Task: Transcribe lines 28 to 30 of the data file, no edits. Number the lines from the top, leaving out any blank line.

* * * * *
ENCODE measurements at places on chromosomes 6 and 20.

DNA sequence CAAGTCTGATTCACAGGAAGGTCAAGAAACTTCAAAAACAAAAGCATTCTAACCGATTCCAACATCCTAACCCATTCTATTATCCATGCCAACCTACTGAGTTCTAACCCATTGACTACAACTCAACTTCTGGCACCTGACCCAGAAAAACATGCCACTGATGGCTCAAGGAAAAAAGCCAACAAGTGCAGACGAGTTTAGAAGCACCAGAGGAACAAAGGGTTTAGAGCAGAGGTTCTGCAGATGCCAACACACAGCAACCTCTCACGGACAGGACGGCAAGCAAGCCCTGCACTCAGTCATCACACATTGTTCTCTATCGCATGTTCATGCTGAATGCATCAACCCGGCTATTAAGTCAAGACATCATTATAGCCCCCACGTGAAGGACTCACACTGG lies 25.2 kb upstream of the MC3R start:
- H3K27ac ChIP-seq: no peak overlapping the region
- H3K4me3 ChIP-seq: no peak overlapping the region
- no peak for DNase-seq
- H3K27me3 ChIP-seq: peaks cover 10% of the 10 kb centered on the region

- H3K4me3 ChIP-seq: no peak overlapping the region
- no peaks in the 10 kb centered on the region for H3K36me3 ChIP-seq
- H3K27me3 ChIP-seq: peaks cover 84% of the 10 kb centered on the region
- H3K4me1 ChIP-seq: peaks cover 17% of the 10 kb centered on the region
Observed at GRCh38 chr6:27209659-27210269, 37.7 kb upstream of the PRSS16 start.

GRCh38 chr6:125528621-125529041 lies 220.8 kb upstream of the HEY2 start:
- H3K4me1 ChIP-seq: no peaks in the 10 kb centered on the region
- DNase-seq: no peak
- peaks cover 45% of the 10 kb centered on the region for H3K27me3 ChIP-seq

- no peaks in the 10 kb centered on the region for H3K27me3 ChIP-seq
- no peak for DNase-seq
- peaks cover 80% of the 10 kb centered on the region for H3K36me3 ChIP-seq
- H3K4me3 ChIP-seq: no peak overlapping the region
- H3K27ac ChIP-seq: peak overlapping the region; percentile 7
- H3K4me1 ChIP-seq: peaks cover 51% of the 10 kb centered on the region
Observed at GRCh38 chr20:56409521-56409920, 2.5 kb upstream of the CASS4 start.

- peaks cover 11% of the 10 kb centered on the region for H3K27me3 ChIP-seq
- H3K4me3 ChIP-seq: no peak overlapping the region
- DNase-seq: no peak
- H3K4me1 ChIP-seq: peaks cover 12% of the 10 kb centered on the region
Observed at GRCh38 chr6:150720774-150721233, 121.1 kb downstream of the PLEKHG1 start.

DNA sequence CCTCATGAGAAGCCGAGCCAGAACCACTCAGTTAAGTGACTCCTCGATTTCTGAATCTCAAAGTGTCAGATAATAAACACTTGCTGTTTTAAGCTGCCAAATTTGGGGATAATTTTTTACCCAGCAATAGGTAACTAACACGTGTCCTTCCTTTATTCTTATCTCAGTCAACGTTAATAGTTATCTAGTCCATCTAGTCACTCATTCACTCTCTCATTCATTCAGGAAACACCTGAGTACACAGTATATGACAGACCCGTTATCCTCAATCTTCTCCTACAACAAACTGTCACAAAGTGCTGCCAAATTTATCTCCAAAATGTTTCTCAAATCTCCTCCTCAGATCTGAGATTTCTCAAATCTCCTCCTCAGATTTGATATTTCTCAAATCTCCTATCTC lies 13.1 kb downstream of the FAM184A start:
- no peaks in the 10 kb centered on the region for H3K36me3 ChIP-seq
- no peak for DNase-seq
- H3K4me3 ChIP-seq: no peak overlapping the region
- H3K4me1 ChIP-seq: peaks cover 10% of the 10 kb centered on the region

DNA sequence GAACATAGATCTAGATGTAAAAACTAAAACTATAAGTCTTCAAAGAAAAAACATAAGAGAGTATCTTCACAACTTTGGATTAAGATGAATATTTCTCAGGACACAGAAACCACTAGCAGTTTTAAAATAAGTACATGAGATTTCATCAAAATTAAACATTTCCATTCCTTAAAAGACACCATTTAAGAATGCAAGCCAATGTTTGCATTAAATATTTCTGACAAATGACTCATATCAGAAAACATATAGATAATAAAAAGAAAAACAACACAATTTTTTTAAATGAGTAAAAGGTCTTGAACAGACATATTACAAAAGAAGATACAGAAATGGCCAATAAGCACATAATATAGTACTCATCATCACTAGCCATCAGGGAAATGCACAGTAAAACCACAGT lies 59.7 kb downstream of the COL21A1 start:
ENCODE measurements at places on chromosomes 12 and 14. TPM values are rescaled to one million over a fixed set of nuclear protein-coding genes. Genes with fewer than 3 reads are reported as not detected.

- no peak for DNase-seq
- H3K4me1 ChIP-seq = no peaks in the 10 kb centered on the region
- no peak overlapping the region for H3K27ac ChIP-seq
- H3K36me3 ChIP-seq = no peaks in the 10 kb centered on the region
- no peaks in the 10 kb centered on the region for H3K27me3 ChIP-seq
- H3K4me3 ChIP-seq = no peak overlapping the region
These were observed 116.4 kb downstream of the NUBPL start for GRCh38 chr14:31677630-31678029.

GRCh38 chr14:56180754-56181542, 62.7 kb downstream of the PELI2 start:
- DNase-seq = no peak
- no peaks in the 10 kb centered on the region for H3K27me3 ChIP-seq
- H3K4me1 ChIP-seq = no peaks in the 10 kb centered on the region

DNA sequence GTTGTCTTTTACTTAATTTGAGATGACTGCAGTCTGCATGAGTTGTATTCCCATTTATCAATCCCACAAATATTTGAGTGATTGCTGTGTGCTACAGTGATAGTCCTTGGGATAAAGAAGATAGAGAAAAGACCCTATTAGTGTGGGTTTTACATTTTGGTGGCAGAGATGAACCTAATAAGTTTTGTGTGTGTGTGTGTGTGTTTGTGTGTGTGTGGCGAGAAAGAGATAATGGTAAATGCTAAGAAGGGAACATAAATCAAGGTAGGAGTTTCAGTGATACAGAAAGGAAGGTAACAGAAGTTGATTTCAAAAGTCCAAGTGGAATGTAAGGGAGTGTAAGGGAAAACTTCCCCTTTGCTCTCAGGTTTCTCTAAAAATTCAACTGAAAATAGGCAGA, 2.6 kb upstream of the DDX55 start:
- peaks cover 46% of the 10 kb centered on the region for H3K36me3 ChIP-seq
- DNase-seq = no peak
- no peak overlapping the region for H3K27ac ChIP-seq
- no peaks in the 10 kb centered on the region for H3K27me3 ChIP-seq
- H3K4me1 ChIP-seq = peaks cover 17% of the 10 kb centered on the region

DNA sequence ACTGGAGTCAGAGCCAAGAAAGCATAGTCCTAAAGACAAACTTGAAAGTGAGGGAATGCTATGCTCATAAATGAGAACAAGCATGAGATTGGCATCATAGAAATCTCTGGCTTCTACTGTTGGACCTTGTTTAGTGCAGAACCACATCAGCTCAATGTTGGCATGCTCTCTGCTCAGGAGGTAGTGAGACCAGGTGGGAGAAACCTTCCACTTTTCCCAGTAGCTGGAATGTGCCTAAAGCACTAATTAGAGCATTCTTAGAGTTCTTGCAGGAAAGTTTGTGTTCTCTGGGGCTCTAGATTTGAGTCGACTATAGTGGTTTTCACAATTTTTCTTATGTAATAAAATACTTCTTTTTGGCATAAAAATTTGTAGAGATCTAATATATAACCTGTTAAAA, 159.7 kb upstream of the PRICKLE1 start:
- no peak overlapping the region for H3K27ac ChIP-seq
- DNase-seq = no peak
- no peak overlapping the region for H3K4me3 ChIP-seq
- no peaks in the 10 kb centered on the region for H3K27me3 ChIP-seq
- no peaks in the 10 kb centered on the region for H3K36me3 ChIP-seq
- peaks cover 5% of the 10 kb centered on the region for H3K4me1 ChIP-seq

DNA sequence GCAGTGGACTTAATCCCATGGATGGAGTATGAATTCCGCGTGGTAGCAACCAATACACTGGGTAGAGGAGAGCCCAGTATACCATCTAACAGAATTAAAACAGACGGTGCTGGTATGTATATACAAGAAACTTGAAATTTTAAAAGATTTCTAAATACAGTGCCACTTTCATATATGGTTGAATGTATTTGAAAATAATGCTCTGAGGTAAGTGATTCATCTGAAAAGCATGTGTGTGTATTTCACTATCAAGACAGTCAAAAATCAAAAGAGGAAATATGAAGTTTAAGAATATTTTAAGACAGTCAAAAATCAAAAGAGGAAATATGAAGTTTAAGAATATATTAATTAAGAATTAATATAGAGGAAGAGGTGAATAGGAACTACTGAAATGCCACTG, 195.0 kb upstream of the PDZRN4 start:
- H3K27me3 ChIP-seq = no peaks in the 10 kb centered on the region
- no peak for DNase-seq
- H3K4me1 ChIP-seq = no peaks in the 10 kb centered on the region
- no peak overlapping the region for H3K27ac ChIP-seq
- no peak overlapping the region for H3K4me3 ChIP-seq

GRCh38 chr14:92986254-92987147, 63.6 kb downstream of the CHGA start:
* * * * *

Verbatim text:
DNA sequence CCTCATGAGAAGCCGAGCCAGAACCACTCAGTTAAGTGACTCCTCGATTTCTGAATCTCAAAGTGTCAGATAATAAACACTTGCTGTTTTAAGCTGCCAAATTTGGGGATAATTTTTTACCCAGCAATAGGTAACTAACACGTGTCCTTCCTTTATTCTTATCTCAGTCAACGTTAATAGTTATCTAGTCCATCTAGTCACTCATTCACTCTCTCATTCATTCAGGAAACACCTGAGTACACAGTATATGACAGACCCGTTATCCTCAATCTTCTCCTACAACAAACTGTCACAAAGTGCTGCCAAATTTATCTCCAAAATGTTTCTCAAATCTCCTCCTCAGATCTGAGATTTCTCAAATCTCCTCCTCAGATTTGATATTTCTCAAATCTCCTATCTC lies 13.1 kb downstream of the FAM184A start:
- no peaks in the 10 kb centered on the region for H3K36me3 ChIP-seq
- no peak for DNase-seq